God, He Made You This Way

My father prays for children who aren’t so smart
and emails to let us know we are: too smart
for Jesus—God!—too smart for love.

Ever since the seizure, the cloudy x-ray
clipped to the light box, ever since the surgery
(not as successful as we had hoped),
and the chemo—twenty-one days on,
seven off—he wants:
                                    a wedding, a grandchild,
                                    a second drink—three
                                    fingers of bourbon on ice.
Instead:
                  his mother calls from her hospital bed,
                  thinks she’s in Augusta, that her dog
                  has run away,
                                    and I want to tell him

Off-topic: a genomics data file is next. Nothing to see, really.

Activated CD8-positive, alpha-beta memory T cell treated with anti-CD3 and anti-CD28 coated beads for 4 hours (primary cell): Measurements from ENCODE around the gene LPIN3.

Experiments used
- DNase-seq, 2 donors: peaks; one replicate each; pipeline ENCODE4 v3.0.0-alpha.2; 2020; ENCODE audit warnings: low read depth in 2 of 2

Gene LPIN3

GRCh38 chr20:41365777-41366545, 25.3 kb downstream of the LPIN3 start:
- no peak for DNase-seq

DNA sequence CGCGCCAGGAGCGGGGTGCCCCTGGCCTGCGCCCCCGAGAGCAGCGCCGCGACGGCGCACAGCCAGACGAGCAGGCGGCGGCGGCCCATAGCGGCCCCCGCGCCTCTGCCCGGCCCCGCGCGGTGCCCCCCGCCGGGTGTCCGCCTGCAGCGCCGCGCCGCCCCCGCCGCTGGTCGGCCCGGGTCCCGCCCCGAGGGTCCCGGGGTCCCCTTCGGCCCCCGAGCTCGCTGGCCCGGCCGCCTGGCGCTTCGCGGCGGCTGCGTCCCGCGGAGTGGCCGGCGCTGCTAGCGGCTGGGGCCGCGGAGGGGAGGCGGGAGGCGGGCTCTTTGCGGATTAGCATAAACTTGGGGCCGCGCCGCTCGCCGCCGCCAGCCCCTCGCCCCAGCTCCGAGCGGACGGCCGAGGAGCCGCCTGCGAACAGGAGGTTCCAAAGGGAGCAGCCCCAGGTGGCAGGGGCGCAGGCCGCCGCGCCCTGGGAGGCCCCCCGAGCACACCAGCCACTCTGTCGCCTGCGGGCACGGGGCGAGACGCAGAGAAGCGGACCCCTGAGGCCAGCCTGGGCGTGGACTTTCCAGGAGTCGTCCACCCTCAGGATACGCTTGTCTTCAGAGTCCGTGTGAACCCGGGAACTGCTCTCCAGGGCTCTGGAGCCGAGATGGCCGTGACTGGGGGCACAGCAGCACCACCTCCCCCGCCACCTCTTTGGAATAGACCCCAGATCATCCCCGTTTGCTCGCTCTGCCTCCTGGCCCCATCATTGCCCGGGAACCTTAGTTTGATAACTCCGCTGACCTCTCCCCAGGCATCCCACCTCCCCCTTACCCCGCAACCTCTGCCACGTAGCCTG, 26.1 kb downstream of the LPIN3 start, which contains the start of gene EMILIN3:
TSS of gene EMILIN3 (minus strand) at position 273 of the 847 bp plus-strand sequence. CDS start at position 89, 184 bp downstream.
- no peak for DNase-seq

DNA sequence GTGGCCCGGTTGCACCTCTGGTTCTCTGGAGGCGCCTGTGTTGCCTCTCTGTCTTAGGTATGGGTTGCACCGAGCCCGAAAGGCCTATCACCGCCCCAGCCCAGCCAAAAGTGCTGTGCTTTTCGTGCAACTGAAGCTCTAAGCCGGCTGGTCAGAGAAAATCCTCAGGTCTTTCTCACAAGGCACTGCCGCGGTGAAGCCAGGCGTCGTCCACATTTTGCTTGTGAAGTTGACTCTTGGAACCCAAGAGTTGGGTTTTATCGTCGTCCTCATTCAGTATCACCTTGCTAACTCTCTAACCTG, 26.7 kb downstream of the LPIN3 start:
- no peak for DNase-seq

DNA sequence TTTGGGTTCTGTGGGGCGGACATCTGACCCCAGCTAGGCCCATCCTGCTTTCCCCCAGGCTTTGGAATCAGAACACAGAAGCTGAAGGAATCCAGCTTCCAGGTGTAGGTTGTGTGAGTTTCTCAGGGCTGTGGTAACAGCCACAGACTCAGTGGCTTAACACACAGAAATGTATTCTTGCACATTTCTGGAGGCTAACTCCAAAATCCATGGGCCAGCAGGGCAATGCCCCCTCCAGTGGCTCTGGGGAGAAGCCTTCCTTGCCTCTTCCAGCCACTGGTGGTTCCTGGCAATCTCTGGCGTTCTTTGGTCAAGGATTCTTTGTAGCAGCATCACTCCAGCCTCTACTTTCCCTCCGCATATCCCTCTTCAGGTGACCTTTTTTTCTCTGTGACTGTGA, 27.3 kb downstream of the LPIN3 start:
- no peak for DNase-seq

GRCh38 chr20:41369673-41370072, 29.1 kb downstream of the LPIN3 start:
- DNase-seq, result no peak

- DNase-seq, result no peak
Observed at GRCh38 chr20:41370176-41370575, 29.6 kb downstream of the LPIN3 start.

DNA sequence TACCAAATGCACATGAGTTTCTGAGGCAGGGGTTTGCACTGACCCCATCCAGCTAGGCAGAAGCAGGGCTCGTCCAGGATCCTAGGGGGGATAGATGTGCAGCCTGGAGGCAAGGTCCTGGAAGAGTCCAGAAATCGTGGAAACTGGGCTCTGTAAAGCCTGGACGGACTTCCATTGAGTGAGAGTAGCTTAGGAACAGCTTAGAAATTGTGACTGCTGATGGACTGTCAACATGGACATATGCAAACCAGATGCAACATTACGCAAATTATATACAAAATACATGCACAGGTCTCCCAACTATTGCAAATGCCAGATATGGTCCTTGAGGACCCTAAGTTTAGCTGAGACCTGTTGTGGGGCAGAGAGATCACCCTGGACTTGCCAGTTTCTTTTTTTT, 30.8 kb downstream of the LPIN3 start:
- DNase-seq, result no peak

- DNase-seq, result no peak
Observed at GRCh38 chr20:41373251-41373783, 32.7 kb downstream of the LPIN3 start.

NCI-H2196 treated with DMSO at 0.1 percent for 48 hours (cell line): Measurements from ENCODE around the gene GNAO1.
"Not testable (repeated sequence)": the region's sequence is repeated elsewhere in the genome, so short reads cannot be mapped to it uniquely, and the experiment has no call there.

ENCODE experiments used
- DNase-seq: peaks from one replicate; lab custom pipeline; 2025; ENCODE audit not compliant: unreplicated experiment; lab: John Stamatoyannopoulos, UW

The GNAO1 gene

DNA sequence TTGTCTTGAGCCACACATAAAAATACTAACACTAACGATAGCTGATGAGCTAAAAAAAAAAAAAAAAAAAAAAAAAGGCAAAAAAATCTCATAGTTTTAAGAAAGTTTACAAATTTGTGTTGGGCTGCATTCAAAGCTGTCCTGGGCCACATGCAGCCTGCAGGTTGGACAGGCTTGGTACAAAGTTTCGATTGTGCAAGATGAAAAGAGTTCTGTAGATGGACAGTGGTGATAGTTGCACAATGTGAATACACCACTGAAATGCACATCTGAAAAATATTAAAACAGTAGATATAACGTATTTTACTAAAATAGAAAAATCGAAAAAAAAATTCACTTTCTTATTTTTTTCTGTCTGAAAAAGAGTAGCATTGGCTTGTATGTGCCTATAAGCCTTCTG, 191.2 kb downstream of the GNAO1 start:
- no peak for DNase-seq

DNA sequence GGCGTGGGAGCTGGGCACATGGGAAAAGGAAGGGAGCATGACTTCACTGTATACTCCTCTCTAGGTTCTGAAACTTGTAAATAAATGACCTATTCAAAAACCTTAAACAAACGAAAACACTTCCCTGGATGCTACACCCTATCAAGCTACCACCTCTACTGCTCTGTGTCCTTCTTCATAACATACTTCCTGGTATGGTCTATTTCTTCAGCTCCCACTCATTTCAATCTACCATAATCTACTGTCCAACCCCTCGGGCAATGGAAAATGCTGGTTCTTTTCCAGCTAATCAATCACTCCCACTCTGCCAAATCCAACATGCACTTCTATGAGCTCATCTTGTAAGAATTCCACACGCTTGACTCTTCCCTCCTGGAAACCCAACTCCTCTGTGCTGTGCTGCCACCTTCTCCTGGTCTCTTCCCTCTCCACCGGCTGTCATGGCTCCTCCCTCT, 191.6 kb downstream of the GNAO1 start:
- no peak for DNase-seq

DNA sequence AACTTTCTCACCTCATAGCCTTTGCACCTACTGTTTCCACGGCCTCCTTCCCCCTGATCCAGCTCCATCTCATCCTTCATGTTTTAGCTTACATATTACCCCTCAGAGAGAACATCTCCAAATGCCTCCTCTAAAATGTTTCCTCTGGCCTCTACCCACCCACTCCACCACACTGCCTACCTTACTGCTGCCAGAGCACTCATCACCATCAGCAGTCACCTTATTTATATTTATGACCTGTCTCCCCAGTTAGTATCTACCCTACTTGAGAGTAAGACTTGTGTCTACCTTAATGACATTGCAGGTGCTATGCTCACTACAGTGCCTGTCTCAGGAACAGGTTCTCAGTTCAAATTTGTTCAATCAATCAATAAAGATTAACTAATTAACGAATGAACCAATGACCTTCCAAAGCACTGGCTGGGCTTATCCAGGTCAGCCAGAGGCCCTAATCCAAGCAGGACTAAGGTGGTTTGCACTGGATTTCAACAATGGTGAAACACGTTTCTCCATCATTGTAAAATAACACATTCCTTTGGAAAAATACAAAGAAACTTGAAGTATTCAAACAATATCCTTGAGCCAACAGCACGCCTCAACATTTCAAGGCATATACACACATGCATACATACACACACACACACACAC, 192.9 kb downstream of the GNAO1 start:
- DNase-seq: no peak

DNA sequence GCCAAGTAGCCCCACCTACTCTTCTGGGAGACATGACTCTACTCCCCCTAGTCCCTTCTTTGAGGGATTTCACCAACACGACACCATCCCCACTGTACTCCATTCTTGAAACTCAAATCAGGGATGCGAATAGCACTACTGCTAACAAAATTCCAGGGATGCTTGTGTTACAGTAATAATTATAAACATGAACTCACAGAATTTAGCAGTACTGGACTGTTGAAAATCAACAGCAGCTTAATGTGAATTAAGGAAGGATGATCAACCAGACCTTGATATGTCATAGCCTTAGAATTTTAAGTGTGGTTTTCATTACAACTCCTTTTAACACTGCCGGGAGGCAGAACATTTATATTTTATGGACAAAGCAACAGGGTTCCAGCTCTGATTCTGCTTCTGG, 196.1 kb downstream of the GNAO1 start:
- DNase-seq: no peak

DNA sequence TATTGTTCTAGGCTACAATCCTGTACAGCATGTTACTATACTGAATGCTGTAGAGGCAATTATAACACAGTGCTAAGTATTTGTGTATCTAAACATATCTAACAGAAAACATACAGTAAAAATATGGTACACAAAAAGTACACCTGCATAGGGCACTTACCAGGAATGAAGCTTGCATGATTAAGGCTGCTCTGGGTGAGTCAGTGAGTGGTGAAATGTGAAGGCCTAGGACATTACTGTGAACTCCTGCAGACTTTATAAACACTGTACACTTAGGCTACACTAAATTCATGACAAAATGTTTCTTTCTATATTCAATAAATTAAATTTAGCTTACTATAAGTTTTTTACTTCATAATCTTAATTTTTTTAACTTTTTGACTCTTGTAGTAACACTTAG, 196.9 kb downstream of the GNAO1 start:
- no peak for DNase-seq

that his brain’s a thoughtful organ
                  to eat itself before time can. But I have

his shoulders—round and tilted to the wind—
his golf ball cheekbones, furrowed brow.

What else? I swear, I feel my own hard tumor
growing slow against my temple. Today, I thought
I was going blind. Tomorrow, I might pray.

                  But if I say Thank God, I mean Don’t let us die;
                  if I say I love, I mean Save me.
      
      
      

Anna B. Sutton's work has appeared in or is forthcoming from Third Coast, Quarterly West, DIAGRAM, Barrow Street, Superstition Review, Pinch, Tar River Poetry, Weave, and other journals. In 2013, she received a James Merrill fellowship from Vermont Studio Center.